Maybe you’ve heard but according to The Independent, “people are obsessed with AI influencer Milla Sofia. The sometimes 19-year-old, sometimes 24-year-old virtual girl is the latest AI influencer that’s garnered a handful of headlines in recent months.
To date, the AI influencer boasts more than 72 thousand followers on Instagram and more than 120 thousand followers on TikTok. Her content mostly consists of still photos accompanied by notes like, “Wishing you all a wonderful Saturday filled with joy and relaxation!” Or, “May this new week be filled with achievements, smiles, and small victories. Let’s do this! 💪”
Most recently, the Helsinki, Finland-based creator and agent who represents Sofia made news after he was asked by the online British newspaper whether the CGI blonde is setting a bad example for expectations of women’s looks. The questions came in response to comments suggesting that Sofia is setting a bad example for young women. In a since-deleted post, one commenter wrote, “PLEASE REMOVE YOURSELF AND STOP HURTING YOUNG GIRLS WITH EVEN MORE UNREAL BEAUTY STANDARDS. Our youth is feeling like s – – t and you are making it worse.”
So what was Sofia’s progenitor’s response? That the current beauty standards are a societal problem and not a problem of emerging technologies. He added that “social media influencers edit and airbrush their content all the time, and different filters are popular. Many models and influencers have undergone cosmetic surgeries. So, the idea of beauty has been distorted already for a long time. Artificial intelligence only makes it easier to make changes, and it is kind of just an additional step further away from reality.”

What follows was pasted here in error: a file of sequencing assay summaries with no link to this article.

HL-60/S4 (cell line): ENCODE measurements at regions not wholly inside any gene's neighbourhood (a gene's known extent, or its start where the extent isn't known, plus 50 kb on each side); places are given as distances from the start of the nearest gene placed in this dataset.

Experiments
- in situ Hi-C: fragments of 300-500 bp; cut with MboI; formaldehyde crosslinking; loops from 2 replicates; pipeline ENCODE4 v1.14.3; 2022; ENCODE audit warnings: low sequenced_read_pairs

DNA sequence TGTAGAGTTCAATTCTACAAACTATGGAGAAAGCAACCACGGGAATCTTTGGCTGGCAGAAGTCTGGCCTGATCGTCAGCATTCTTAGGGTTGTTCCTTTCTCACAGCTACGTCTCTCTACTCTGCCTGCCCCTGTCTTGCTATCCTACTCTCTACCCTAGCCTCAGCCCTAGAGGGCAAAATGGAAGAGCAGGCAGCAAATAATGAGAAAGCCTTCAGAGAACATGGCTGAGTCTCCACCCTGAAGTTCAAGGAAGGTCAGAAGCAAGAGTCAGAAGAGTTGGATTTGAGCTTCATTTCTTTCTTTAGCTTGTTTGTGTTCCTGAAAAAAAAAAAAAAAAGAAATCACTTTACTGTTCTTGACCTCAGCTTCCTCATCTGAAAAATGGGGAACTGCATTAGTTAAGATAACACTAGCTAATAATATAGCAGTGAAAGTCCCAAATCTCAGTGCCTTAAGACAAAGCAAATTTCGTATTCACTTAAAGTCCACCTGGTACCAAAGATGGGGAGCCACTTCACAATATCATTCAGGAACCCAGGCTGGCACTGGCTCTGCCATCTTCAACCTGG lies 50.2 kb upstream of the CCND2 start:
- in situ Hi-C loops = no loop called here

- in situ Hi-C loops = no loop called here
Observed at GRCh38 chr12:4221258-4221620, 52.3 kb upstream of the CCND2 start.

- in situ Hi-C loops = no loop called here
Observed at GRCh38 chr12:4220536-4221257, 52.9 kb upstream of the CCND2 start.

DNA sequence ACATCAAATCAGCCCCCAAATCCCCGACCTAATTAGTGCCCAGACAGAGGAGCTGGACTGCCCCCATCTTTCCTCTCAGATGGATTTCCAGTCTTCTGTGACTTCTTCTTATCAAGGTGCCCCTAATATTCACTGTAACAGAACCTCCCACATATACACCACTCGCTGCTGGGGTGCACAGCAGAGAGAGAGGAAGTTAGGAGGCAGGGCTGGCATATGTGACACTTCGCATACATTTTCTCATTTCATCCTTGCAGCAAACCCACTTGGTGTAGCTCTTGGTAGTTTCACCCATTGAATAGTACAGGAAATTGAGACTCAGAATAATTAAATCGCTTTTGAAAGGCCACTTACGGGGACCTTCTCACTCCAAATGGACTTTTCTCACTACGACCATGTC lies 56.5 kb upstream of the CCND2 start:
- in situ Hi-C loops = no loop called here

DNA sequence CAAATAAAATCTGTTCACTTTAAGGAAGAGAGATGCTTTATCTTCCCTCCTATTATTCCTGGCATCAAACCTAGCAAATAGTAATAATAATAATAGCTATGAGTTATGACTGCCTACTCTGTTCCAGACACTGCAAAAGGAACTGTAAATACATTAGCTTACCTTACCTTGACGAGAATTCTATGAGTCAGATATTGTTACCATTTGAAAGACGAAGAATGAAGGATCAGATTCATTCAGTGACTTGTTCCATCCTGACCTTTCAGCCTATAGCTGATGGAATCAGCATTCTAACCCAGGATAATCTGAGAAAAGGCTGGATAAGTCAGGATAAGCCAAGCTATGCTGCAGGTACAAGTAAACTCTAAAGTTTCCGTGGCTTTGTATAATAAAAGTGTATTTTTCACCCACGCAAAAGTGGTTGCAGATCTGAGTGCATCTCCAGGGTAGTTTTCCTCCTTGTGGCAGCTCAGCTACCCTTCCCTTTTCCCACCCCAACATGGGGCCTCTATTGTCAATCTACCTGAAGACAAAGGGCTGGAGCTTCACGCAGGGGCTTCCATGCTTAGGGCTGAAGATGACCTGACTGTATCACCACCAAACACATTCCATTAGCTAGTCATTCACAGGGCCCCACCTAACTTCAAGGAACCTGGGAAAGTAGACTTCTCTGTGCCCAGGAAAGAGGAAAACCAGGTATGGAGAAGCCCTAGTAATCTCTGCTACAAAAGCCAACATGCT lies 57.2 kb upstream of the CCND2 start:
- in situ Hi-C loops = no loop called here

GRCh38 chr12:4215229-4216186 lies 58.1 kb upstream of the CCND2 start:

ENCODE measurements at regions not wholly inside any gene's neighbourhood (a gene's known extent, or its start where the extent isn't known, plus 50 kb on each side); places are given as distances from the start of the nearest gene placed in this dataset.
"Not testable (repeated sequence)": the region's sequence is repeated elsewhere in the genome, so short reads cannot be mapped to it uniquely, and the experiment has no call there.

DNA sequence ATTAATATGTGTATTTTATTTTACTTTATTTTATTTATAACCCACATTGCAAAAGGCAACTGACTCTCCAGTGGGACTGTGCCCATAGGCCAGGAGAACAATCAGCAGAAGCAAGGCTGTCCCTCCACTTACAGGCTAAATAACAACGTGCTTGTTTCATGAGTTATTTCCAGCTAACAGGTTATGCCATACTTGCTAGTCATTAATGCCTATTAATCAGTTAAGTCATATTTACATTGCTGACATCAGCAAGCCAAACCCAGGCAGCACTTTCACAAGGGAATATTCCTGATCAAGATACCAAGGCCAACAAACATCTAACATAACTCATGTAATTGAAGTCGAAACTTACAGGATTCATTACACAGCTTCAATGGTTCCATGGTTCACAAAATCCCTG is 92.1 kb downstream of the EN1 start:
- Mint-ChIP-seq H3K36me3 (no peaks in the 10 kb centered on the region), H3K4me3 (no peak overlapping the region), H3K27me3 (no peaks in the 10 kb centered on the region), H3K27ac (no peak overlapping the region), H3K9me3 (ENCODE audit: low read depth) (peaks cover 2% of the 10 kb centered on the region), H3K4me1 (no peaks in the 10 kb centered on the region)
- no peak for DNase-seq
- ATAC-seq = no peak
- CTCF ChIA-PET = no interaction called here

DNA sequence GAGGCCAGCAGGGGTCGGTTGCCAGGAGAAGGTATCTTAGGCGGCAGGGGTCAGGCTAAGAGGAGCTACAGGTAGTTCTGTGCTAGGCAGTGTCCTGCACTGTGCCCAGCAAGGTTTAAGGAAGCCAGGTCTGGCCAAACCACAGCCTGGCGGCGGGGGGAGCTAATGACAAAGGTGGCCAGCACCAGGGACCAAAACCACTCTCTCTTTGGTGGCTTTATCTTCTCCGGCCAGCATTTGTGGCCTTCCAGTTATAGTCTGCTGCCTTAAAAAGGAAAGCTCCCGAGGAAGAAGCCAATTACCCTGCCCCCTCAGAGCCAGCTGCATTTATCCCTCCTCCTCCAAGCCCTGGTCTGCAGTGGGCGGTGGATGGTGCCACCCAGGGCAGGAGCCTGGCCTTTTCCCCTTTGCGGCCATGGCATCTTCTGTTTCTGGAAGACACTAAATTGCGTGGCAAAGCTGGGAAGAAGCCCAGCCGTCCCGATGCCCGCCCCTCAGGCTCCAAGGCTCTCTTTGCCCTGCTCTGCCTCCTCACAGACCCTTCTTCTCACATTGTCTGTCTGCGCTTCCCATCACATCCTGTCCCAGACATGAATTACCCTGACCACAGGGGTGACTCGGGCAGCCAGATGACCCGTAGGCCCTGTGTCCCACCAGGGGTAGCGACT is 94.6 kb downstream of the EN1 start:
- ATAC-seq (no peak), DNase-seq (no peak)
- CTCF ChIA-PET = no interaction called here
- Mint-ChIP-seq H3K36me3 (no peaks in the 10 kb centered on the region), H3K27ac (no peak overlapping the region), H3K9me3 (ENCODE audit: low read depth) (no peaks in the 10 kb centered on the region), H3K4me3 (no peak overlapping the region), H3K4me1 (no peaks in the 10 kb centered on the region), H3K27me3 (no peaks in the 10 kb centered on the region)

His assessment is a fair one. In 2021, Jennifer Mills, a professor of psychology at York University who completed her own research on this topic, told Forbes that well before the AI boom she was “hearing patients and students talk about how they felt about social media and the pressure they felt to look a certain way based on comparing themselves to what other people posted.”
Mills added, “I was hearing from clients with eating disorders that they would see pro-anorexia content in their feeds and felt compelled to follow those types of accounts, even when they knew that it was very bad for their health.”
There’s little doubt that AI influencers will exacerbate many of the issues Mills is speaking to. But at its current stage, suggesting that AI influencers will gravely impact young people is, frankly, giving AI-generated content too much credit. And young people are not enough. Take another one of Sofia’s recent posts. In it, the AI influencer is on a horse. The caption? Life’s a beach, and I’m just riding on it 😎.
Really? That’s the looming AI influencer takeover we should be worried about. In other words, Sofia’s content is painfully basic and concerns about how AI influencers could affect beauty standards is a distraction from the implications of the far more serious, algorithmic schemes at the behest of Big Tech.
More importantly, the alchemy of Sofia is hardly even an original approach to emboldening current beauty standards. Haven’t you ever heard of Lara Croft?